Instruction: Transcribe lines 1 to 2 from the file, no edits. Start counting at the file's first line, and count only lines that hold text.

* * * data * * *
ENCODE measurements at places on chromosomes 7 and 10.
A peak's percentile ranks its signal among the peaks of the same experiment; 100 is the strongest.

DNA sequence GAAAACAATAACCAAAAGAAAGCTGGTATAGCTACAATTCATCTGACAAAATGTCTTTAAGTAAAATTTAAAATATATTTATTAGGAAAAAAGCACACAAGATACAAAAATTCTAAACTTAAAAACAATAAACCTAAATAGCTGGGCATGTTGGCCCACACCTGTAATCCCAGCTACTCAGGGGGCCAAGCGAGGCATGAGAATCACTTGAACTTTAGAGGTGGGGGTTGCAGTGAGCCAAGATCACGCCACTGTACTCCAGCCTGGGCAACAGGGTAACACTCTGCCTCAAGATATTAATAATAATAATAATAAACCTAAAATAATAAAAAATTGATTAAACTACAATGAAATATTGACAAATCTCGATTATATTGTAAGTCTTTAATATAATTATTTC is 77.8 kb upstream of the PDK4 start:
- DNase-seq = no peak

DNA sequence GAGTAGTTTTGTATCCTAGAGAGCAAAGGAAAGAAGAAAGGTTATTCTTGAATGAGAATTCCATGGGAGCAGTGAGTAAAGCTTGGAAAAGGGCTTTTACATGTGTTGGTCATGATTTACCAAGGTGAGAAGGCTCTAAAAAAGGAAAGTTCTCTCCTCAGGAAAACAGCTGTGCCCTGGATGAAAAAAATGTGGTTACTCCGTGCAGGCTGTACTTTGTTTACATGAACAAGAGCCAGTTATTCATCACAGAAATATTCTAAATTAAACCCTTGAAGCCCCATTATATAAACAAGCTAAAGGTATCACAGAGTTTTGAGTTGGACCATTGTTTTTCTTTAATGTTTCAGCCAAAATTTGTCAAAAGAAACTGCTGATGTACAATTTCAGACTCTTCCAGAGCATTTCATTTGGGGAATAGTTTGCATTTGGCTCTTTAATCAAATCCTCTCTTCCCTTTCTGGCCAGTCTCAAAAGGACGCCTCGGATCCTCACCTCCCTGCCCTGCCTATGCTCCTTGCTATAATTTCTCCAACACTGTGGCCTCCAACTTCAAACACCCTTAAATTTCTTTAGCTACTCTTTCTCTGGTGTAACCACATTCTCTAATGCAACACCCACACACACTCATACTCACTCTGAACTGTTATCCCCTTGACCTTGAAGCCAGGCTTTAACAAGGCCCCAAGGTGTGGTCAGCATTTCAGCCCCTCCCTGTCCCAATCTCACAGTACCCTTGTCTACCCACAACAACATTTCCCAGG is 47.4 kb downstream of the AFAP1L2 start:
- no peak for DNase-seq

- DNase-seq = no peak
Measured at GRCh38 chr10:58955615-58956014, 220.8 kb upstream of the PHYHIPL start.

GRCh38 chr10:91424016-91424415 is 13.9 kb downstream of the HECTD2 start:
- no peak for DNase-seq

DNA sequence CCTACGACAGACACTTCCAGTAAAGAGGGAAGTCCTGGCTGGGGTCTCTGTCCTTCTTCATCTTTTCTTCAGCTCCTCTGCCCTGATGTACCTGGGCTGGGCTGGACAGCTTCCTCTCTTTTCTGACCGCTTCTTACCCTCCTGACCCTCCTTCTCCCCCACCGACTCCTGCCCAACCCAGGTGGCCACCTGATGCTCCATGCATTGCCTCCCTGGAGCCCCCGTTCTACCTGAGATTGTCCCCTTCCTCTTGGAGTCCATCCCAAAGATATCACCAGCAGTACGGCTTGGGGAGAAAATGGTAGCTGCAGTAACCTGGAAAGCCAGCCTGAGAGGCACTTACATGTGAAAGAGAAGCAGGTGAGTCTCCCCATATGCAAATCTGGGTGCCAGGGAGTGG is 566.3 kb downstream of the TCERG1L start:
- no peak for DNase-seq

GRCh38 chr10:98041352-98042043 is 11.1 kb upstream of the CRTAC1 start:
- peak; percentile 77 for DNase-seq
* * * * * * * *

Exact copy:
ENCODE measurements at places on chromosomes 7 and 10.
A peak's percentile ranks its signal among the peaks of the same experiment; 100 is the strongest.